“It is undeniable that the simple act of putting one foot in front of the other has been an impetus for artistic expression throughout the course of human evolution.”
– The Joy of Walking, Suzy Cripps
by Elizabeth Jannuzzi
I’m a WALKER. I used to be a runner, in my twenties and thirties. I’m also a hiker. But first and foremost and hopefully for the rest of my life, I identify as a walker.
I’m also a WRITER. This is difficult for me to say out loud, to proclaim it as my identity. But I’m trying.
The Walker/Writer identity is nothing new. So many authors, from Henry David Thoreau to David Sedaris, have extolled the creative connections between the two acts that numerous books and articles have been written on the subject.
One could even roll their eyes at the cliché of the image as Michael LaPointe attempts to do in his Atlantic book review article, “The Unbearable Smugness of Walking.” However, at the end of the article, he admits that much of his essay was conceived while walking!
Here’s how the writing/walking scenario goes for me:
I’m walking—either through my neighborhood or on a trail in the woods. I have headphones on, listening to music, a podcast, or an audiobook. The noise in my ears is there to help me detach, to force my brain to stop concentrating on stupid petty things like: “Are the neighbors judging me?” or “Are the mountain bikers going to annoy me today?”
One foot in front of the other, I plod away on a familiar route. The familiar is key. I don’t want to think about which turn to make. My body knows, my mind doesn’t have to decide. A nugget of a thought bounces around my head. It may have been there for a couple of days but on this walk, I have the space to let it bounce.
The nugget grows and my mind is fully engaged with this thought. I may have turned off the music or if I haven’t turned it off, I’ve tuned it out. I’m not aware of the traffic around me or, if in the woods, the logs I walk over. My mind acts like a child creating a snowman. It takes the nugget and rolls it and rolls it until it forms a larger ball of thought. The beginning of an essay, perhaps, or even just a Facebook post. Once it is big enough, like the bottom ball of a snowman, my mind is excited. I’m eager now to put this thought onto paper.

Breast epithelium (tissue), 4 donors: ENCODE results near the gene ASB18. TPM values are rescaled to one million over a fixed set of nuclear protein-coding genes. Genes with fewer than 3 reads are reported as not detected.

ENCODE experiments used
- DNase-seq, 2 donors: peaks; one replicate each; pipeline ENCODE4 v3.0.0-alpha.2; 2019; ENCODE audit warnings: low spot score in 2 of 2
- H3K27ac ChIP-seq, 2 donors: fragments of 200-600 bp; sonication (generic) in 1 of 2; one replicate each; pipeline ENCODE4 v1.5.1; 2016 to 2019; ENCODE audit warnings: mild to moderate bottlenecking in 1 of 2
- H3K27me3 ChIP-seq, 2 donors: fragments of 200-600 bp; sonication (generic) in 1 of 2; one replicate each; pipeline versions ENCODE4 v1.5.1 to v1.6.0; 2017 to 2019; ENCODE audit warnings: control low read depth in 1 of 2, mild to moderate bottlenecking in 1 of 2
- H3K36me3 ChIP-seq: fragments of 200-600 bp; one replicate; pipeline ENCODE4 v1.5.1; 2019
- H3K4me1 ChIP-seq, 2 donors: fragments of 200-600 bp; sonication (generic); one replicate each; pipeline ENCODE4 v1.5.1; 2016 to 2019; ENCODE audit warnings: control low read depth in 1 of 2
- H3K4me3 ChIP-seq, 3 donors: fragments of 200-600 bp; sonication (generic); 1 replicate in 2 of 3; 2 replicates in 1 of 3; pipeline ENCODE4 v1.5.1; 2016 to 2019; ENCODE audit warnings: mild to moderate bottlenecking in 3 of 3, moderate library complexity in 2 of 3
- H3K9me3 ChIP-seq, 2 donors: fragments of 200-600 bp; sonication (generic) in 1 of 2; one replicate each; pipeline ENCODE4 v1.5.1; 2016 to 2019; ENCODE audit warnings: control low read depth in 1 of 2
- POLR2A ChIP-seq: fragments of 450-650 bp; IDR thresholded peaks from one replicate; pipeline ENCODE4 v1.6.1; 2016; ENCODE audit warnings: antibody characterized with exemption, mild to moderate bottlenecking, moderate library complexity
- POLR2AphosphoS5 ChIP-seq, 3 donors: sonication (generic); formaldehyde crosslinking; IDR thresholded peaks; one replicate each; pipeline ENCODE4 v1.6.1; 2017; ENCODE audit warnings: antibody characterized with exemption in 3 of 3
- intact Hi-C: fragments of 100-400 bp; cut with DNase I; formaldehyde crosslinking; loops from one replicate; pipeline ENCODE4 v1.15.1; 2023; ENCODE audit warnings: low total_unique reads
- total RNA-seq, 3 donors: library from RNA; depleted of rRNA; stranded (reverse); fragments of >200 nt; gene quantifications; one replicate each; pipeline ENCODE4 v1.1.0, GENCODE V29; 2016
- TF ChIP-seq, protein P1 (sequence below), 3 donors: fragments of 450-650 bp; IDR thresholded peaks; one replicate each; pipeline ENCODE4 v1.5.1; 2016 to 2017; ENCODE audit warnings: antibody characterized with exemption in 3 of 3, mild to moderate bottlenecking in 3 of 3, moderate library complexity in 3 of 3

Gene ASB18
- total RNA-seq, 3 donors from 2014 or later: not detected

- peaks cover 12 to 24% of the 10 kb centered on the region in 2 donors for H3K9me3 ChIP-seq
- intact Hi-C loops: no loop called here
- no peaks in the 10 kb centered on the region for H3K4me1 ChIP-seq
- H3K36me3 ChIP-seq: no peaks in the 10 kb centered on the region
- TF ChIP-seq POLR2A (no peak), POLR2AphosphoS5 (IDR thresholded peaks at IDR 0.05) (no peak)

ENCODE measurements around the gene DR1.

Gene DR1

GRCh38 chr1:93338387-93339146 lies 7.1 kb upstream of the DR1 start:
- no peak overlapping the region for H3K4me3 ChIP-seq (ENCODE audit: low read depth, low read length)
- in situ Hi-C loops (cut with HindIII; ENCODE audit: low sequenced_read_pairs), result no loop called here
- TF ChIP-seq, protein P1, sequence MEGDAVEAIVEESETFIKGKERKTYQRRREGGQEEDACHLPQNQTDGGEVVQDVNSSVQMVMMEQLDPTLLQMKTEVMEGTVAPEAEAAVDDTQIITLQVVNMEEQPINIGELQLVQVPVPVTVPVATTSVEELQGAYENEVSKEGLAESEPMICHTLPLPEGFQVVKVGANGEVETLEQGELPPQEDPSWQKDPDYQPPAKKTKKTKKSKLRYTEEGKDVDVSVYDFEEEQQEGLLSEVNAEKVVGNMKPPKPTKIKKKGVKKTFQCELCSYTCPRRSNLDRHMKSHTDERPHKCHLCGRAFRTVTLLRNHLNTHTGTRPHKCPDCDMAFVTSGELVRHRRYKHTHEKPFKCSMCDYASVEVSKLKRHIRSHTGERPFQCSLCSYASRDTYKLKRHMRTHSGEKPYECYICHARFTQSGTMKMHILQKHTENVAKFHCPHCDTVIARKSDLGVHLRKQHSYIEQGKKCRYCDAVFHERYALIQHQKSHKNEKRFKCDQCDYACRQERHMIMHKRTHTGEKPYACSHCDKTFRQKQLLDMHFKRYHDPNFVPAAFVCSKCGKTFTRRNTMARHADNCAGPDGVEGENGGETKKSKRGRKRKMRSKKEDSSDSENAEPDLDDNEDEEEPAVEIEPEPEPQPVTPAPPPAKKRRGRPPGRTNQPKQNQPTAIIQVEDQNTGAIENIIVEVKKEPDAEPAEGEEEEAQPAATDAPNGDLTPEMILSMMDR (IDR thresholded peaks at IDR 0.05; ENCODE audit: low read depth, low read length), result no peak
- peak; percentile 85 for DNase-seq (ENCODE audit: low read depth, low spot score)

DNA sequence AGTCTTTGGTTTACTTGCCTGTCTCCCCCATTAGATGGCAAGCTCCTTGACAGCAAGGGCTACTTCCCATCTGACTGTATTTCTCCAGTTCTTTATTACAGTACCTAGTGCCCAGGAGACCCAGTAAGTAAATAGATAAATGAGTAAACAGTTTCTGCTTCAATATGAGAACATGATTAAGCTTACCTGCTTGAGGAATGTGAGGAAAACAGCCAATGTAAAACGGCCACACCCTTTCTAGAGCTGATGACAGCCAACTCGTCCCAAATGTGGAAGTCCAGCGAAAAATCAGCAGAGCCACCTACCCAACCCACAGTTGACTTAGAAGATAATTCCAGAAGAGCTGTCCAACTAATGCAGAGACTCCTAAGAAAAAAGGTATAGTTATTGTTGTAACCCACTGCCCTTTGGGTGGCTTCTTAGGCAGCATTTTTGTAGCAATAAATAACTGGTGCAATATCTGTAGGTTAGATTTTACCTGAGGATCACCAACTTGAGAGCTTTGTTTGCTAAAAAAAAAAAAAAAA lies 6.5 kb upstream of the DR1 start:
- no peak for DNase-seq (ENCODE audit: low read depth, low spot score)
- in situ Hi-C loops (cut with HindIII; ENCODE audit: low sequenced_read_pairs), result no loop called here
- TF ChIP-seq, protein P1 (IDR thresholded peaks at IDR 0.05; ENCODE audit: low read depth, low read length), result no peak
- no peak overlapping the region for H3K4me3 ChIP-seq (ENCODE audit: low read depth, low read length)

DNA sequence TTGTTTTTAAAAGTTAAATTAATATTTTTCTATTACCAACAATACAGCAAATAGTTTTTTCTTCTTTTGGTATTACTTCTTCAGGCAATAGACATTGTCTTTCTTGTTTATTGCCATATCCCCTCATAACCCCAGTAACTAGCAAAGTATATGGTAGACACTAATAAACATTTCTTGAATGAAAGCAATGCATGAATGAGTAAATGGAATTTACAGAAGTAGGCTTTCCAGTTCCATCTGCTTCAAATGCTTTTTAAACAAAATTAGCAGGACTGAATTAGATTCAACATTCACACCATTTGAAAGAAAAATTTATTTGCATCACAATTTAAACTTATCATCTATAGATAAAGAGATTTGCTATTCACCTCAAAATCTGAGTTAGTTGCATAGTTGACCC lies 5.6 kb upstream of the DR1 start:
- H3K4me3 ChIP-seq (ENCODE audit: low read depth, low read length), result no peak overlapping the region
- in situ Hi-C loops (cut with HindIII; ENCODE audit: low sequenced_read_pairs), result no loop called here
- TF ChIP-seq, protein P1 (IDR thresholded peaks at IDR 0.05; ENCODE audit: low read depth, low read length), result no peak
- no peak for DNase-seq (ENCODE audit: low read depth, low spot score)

I cut my walk short and hurry home. I sit at my desk, sometimes without taking off my coat first. I pull the thought from my brain through my hands typing on the keyboard and finally onto the page. And there it is, the thought nugget I had on my walk has turned into a draft of something on my screen.
“And with leisure and my thoughts, I walk the fields, unfettered by bounds of
space or time.”
– Glimpses of Bengal: selected from the letters of Sir Rabindranath Tagore, 1885 to 1895
In reviewing this scenario, I realize what’s important about walking to my writing process. It’s the space. Mental space from other thoughts and physical space from other people. If I were to sit down at my desk to attempt to force my nugget into a larger ball, maybe I’d get there. But more often than not, a need from a child would interrupt me or an idea about ordering something on Amazon creeps into my mind and redirects my thinking.
Making space to let the mind wander is one benefit of walking for writers. But in my experience, there is another.
Being out in the world, whether in nature or amongst people, sparks my creativity. I will see something or hear something that stands out to me, either as a universal connection to humanity or an unusual way to regard something. For example, while walking through the city of Princeton, I heard a woman say to her companion: “There are two things we are not going to talk about. The first is my parking.” That snippet of an overheard conversation turned into a flash nonfiction piece. Or one day while walking through a neighborhood, I saw a tree root push and warp a slate sidewalk. I was immediately transported back to my childhood when I would ride my bike over these cracks and pretend I was jumping a horse. And voilà, a potential scene for my memoir emerged. A cool old building, an interaction between two people on the street, a twisted gnarled tree branch—all these things I witness on my walks can help foster my creativity and my writing process.
To recap: the act of walking, getting out of the house and putting one foot in front of the other, gives me the physical and mental space to grow my creativity as well as provides fodder for my writing either through being a witness to humanity or finding my muse.
So lace up those walking shoes and hit the trail or the pavement. Move those feet to grow those thoughts and spark your creative process!
Want to read more about walking and writing? Check out:
- “Walking,” by Henry David Thoreau, The Atlantic
- “Why Walking Helps Us Think,” by Ferris Jabr, The New Yorker, September 3, 2014
- “The Unbearable Smugness of Walking,” by Michael LaPointe, The Atlantic, August 2019
- The Joy of Walking, by Suzy Crips
- Beneath My Feet: Writers On Walking, by Duncan Minshull (Editor, Introduction)